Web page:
This Day in History – January 18 – Hijinx, Humor and Insight


NewsWhistle is pleased to present Gary Jenneke’s “This Day In History” column.

You can read the original on Gary’s THIS DAY IN HISTORY blog – or scroll down to enjoy Gary’s unique look at the comings and goings of life.




1535 – Pizarro founds Lima, Peru.

An illiterate conquistador, Franciso Pizarro, and four of his brothers, by audacity, treachery and cruelty had defeated the Incas. Disputes between various rulers of the Inca Empire also helped him. Once in command, Pizarro decided that there should be a Spanish capital in Peru and he established Lima. In 2020, the population of Lima has grown to almost ten million people.

While reading the exploits of Pizarro, I came across a list of conquistadors. Pizarro was with Balboa when Europeans first saw the Pacific Ocean. Pizarro and Cortez were related and DeSoto had joined Pizarro in his conquest of the Incas.


1778 – James Cook “discovers” the Hawaiian Islands.

Hawaiians first attached religious significance to the arrival of Europeans and regarded them as gods. They were also fascinated by their use of iron. Soon sailors were trading iron nails for sex. The Europeans took advantage of the goodwill of the Hawaiians until a sailor died of illness, leading the islanders to wonder if the Europeans were really gods. Relations disintegrated to the point of hostility, and a Hawaiian chief was killed. Cook and a number of his men were killed in retaliation. European ships opened fire with cannons and about 30 Hawaiians were killed.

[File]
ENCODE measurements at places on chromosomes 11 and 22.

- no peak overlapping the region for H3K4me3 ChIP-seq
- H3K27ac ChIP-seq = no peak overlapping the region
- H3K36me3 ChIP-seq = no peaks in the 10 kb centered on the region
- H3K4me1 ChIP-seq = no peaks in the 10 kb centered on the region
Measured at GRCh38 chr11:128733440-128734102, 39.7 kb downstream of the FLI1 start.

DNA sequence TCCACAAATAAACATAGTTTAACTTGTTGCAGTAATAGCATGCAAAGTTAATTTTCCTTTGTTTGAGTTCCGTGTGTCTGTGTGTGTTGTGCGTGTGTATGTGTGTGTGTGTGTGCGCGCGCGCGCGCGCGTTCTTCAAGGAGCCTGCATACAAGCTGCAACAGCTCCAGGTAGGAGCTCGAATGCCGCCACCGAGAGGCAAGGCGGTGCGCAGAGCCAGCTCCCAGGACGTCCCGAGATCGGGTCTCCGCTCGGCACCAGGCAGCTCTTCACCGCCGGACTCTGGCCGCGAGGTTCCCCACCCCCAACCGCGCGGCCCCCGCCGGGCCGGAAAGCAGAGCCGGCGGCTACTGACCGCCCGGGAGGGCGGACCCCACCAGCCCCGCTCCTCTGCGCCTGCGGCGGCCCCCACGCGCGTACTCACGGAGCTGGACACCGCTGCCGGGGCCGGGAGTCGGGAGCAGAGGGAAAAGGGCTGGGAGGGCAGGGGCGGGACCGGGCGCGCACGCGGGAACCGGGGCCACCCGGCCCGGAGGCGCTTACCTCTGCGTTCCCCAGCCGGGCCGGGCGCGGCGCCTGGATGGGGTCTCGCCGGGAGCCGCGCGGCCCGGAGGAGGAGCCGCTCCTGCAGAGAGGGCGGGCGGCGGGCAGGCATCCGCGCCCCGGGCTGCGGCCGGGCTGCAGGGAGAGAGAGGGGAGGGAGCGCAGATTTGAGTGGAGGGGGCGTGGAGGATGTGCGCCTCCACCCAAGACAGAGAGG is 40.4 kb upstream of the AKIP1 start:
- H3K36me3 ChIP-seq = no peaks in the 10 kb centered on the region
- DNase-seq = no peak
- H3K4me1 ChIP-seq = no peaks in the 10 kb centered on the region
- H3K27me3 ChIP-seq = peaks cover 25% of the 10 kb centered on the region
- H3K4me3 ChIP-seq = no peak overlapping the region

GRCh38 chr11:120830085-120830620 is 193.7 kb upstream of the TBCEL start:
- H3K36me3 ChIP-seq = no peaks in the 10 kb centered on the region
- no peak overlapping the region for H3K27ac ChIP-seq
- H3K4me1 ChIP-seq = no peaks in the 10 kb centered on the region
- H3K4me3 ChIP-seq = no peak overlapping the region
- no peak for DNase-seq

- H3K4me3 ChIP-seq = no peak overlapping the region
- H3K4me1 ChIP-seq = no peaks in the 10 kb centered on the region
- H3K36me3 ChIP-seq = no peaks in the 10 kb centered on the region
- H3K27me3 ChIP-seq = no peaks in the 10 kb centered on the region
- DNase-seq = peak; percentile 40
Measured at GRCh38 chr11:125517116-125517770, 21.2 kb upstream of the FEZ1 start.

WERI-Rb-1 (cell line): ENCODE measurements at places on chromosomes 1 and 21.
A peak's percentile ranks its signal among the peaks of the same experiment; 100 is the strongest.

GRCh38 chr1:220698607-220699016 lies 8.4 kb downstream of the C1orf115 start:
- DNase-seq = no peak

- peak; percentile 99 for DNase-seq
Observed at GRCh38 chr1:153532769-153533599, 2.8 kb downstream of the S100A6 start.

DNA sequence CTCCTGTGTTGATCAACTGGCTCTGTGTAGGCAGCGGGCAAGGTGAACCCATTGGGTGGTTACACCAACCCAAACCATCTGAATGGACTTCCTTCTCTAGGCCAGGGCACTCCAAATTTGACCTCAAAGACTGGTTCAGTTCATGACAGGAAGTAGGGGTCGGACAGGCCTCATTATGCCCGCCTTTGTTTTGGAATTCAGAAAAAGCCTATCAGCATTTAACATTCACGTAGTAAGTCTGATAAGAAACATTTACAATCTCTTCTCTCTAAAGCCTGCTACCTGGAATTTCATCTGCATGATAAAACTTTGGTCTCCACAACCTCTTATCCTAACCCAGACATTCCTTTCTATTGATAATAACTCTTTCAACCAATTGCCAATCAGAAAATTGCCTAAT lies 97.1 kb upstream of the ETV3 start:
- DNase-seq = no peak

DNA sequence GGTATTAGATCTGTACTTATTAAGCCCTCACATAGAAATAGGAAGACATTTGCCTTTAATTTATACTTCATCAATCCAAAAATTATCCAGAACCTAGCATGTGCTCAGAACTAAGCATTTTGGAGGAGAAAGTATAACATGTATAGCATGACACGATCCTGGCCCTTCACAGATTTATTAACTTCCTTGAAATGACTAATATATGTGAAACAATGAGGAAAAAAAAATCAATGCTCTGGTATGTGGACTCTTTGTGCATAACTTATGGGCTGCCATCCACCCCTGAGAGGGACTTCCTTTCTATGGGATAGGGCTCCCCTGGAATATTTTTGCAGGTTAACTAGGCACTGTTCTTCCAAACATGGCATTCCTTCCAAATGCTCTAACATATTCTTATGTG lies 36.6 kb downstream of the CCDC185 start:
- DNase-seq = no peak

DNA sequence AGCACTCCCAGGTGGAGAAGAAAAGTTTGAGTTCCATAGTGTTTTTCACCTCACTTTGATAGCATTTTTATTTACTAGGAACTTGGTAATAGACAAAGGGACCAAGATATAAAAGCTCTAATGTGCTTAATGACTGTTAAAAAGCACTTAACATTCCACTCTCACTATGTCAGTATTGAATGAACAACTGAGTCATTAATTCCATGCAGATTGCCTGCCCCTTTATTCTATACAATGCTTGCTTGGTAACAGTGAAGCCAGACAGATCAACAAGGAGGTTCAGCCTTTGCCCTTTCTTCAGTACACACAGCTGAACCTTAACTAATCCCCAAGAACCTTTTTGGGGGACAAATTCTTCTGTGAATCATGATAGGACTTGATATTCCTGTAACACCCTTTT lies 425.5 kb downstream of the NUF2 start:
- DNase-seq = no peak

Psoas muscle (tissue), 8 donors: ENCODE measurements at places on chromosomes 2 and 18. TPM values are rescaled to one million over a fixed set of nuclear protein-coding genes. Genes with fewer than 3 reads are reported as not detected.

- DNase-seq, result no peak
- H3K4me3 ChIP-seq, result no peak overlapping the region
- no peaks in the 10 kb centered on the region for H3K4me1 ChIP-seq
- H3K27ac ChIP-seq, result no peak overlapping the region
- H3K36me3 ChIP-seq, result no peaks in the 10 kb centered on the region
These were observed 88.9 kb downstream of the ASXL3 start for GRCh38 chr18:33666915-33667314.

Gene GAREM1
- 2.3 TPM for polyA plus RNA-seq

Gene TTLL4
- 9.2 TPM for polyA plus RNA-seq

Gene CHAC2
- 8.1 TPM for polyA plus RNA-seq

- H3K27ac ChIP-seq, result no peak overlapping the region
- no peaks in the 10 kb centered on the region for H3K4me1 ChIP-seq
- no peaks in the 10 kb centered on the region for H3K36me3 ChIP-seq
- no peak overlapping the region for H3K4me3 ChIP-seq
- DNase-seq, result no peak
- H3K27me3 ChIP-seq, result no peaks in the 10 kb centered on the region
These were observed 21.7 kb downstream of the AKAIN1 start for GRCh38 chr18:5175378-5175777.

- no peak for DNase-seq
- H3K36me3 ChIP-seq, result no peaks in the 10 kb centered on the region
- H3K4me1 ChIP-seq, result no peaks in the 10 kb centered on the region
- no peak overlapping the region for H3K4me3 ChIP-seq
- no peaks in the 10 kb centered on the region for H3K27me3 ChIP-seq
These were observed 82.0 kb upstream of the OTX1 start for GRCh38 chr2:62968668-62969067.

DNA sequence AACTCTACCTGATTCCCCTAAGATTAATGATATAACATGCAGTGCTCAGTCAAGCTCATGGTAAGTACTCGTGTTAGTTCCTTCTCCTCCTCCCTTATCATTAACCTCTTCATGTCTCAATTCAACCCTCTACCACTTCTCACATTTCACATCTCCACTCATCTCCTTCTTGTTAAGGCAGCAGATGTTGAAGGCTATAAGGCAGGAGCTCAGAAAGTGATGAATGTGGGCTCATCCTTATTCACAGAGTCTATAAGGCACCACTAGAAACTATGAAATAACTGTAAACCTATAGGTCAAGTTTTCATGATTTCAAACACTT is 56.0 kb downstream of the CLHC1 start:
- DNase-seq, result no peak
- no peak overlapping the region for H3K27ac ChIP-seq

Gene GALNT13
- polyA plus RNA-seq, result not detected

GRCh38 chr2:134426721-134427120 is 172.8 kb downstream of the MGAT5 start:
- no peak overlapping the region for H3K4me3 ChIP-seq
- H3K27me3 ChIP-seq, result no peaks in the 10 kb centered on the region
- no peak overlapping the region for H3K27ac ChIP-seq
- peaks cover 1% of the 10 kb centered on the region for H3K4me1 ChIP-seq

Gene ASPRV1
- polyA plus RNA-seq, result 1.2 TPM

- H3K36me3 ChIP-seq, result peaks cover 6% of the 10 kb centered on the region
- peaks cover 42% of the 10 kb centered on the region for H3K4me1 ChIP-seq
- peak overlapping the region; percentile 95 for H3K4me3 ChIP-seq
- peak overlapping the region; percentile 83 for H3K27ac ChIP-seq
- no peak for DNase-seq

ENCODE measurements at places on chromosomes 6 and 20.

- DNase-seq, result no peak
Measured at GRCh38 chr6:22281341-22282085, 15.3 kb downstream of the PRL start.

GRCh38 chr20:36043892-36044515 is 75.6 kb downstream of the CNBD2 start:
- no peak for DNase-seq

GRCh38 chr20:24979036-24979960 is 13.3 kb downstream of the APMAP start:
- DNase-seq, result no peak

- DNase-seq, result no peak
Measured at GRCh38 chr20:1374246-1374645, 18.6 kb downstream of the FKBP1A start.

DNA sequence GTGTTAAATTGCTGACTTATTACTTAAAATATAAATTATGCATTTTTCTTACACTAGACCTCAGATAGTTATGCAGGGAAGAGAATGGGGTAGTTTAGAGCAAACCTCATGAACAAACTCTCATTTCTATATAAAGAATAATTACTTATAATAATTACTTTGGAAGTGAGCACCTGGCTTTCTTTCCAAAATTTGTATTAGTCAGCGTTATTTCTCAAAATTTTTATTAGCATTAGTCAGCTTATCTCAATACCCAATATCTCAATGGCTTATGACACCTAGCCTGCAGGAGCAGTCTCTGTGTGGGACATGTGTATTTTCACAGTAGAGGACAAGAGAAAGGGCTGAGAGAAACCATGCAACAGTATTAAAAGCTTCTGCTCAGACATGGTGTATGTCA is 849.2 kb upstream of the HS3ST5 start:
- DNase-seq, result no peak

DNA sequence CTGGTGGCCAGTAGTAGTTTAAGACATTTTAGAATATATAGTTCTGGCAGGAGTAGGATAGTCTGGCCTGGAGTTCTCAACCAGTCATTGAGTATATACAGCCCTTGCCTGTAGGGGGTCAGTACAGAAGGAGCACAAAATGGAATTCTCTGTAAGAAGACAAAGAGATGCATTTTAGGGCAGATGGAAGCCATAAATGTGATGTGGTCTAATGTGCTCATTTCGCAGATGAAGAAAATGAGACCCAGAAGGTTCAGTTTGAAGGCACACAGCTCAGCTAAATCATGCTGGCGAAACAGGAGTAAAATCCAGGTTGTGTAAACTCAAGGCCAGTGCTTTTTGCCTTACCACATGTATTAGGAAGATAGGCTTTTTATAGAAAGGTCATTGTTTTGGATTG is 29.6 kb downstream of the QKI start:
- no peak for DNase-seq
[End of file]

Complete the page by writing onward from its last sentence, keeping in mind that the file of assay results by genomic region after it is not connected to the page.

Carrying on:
Simple misunderstanding. The Hawaiians had discovered the islands first and believed they should live there in peace. Europeans saw the islands as an opportunity. It was obvious, otherwise why did God create the islands if they were not meant to be exploited?


1955 – The Battle of the Yijiangshan Islands.

Chinese nationalist forces have occupied these two islands close to the mainland of communist China. They sometimes launched guerrilla raids on the mainland from there. A force of 5,000 Communist troops, backed by naval and air power, invaded on January 18. The US 7th Fleet, cruising nearby, did not intervene. Nationalist Taiwan lacked the military resources and was too far away to send reinforcements. The defenders, numbering around 1,000, fought bravely for two days but were nearly wiped out. Many retreated to caves and were burned to death by Communist flamethrowers.